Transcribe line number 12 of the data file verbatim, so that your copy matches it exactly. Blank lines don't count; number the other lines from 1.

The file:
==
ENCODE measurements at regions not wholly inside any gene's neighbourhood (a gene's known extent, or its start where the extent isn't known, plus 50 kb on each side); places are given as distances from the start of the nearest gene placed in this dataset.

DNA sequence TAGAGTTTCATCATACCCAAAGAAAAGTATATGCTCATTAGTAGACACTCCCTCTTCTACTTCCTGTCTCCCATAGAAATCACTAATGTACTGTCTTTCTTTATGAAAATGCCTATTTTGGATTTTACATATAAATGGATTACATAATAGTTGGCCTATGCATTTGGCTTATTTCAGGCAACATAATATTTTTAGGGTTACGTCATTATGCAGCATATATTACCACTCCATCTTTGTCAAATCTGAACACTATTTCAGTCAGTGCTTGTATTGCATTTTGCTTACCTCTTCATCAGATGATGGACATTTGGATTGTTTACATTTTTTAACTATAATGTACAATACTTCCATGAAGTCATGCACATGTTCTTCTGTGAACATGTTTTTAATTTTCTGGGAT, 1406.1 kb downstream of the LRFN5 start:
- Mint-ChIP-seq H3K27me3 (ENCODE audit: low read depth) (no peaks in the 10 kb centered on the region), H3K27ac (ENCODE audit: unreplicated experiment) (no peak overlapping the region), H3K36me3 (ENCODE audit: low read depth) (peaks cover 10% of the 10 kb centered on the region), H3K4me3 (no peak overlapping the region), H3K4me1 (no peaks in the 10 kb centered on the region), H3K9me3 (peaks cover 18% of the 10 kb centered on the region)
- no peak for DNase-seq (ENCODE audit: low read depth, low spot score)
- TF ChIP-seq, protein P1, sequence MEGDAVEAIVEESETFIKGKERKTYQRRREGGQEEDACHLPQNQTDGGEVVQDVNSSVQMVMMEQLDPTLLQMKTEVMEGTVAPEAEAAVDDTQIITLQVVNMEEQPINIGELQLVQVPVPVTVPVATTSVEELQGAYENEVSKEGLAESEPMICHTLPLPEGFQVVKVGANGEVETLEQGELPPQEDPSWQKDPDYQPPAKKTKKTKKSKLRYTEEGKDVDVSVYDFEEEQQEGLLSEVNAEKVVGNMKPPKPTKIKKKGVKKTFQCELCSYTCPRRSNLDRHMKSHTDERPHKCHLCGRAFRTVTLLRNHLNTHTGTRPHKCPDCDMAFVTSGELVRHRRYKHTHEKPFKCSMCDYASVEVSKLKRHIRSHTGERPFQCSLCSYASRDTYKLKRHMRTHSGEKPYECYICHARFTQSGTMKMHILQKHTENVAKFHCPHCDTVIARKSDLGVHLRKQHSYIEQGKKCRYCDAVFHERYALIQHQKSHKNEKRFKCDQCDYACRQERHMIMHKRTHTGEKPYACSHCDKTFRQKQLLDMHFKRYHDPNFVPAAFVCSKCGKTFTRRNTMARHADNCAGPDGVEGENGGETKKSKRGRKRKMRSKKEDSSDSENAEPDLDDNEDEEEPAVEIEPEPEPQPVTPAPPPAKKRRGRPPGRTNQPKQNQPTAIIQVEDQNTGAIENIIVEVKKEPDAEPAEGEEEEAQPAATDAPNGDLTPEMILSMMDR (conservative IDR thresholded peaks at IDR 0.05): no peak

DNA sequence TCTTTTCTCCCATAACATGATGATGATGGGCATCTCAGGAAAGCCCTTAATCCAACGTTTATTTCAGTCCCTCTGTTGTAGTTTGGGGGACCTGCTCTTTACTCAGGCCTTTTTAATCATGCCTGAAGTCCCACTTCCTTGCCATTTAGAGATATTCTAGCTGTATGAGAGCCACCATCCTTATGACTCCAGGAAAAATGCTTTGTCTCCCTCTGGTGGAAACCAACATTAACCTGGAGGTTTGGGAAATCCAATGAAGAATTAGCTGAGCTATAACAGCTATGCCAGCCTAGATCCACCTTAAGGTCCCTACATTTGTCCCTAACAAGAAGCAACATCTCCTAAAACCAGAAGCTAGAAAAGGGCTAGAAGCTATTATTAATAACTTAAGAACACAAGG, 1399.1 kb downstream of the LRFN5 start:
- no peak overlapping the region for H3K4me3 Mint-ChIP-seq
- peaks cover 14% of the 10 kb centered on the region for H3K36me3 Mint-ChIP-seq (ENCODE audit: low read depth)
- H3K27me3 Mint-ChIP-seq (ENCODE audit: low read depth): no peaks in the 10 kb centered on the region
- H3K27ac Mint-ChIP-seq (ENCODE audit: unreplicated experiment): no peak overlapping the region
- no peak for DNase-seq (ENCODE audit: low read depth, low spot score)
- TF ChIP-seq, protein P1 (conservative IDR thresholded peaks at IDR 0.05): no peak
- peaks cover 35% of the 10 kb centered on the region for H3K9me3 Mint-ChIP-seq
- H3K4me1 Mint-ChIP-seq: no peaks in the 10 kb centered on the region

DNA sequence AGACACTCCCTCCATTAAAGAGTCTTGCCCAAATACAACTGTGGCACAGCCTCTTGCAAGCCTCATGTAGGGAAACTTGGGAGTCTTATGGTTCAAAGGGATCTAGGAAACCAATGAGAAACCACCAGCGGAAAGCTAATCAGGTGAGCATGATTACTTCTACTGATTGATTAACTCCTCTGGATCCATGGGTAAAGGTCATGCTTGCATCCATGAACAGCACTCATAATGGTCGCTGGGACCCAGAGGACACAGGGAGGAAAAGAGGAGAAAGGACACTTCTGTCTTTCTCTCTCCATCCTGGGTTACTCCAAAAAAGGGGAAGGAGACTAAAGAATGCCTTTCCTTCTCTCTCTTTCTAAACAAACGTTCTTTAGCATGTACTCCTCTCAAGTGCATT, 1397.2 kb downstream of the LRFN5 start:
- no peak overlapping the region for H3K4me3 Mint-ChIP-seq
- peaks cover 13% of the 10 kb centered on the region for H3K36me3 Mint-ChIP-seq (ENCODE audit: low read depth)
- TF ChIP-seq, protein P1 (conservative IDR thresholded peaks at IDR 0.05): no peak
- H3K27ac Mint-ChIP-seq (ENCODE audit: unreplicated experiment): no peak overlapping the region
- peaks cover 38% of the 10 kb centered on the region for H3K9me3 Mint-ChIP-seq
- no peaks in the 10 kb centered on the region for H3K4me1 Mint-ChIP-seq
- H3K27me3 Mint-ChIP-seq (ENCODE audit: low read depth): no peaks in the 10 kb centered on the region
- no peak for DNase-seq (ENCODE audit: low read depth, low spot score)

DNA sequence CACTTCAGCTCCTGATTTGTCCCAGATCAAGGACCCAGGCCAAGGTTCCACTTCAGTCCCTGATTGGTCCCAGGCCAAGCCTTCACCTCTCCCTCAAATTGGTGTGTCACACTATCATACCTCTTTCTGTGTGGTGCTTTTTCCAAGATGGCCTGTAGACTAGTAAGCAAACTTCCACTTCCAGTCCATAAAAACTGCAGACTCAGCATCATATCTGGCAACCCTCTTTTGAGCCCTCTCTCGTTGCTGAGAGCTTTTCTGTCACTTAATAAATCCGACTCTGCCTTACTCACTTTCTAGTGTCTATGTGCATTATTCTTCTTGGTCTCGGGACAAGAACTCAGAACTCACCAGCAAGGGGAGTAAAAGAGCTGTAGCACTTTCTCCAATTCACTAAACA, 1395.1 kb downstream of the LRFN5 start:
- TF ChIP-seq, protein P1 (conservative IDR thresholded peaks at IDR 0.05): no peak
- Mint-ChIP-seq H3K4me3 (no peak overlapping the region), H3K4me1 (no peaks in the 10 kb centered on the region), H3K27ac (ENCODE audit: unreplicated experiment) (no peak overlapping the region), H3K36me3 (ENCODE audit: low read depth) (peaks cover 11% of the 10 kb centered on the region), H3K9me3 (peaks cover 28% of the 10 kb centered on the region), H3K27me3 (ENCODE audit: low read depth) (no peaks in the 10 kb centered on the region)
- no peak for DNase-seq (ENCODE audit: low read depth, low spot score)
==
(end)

- TF ChIP-seq, protein P1 (conservative IDR thresholded peaks at IDR 0.05): no peak